Some of the objections urged by defendant to the questions propounded to the witnesses might properly have been sustained, on the ground that the question called for the conclusions, rather than facts; but, without exception, each witness testified that he had seen Hiserodt intoxicated on one or more occasions. The affirmative answer of one witness to the question as to whether he was in the habit of becoming intoxicated, even if erroneous, would not justify a reversal. The exceptions to the rulings of the court on the admission of evidence of which the defendant complains are technical, and do not merit consideration in detail.

II. The first count of the indictment is based upon Section 1927 of the Code of 1924, which makes it an offense to procure for, to sell, or to give intoxicating liquor to any person in the habit of becoming intoxicated.

The court, in Paragraph 8 of the instruction, correctly stated the law applicable thereto. Defendant complains because the instruction did not limit the offense strictly to the subject of gift, but included a reference to other forms of violation; but the exception is too clearly without merit to require discussion. No prejudice could, in any event, have resulted.

III. The court, in another paragraph of its charge, instructed the jury that, if the liquor in question was purchased by the defendant at his premises, then the jury would be warranted in finding that the sale was not in conformity with 2. INTOXICATING the statute, and would be illegal. This LIQUORS: instruction was followed by another, in which offenses: the court told the jury that it is a complete possession defense to the charge of being in the unlawful of liquors. possession of intoxicating liquor that it was obtained in a lawful manner, and that the same may be sold in this state at retail only by a duly licensed pharmacist, holding a permit for that purpose, and then only upon a physician's prescription. Abstractly, the instructions complained of were correct, and if elements were included therein that were not strictly applicable to the facts of this case, no possible prejudice could have resulted therefrom. The defendant timidly argues that the mere possession of intoxicating liquor is not made an offense by Section 1924 of the Code, but this question was passed on recently by this court, and the statute otherwise construed. State v. Boever, 203 Iowa 86.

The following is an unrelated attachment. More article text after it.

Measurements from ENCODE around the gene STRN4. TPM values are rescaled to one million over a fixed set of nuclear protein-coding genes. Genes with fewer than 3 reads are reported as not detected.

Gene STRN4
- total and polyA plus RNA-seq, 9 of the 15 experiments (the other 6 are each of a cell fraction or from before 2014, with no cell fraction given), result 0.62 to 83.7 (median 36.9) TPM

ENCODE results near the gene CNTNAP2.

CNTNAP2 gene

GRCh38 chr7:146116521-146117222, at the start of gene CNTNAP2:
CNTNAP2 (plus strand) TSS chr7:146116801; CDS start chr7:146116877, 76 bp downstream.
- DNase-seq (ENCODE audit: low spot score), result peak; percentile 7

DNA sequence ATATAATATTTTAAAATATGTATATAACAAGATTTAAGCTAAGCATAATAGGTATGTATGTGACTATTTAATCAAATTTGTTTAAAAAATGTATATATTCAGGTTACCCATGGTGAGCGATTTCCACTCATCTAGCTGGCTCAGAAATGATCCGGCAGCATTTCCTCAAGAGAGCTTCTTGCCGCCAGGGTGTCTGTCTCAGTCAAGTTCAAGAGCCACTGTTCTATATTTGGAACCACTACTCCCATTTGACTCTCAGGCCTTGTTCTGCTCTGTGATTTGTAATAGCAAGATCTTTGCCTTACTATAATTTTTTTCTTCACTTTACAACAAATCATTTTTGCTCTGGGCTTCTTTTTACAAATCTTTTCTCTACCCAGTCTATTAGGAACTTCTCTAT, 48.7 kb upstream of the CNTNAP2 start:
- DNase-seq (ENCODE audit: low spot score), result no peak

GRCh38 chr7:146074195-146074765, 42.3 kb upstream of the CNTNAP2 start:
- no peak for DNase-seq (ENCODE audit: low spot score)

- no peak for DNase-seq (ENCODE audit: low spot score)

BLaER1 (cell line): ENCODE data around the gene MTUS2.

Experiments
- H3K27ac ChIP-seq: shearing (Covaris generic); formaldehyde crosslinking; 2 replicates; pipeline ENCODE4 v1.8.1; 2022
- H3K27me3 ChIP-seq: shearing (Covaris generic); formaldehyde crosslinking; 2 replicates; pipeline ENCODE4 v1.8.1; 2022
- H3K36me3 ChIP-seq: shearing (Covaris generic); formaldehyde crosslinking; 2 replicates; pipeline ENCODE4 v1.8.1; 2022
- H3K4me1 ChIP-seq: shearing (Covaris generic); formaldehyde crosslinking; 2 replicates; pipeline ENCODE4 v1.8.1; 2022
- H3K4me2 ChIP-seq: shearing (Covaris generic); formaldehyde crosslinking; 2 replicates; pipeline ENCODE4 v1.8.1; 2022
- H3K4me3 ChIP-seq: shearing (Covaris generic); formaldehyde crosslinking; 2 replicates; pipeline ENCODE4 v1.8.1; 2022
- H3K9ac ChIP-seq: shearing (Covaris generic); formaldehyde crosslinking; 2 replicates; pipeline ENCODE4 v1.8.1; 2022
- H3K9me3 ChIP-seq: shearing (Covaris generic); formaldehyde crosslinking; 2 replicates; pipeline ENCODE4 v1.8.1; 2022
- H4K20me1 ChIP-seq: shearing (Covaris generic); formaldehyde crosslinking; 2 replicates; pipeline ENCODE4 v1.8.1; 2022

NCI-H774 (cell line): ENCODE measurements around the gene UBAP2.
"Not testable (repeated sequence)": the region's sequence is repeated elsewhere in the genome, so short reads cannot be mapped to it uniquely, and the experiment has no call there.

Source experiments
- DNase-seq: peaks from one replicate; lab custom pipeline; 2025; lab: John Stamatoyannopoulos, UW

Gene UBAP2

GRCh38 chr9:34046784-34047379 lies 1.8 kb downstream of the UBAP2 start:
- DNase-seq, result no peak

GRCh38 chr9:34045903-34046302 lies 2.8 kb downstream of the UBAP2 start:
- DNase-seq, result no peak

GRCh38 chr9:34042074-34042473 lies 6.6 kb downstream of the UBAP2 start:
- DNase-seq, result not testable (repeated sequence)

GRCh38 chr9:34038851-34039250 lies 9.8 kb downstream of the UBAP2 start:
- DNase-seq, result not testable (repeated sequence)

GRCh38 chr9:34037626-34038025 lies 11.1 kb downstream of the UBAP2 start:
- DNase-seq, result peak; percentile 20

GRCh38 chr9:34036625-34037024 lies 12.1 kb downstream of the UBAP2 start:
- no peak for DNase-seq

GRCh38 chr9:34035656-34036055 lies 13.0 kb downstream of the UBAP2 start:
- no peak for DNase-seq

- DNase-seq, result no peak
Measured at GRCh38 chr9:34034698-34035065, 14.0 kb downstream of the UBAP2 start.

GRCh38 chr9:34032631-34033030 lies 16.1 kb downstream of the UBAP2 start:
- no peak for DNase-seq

We find no reversible error in the record, and the judgment upon each count of the indictment is affirmed. — Affirmed.


Summaries of

State v. Wareham

Supreme Court of Iowa
Mar 6, 1928
218 N.W. 145 (Iowa 1928)
Case details for

State v. Wareham

Case Details

Full title:STATE OF IOWA, Appellee, v. GEORGE WAREHAM, Appellant

Court:Supreme Court of Iowa

Date published: Mar 6, 1928


218 N.W. 145 (Iowa 1928)
218 N.W. 145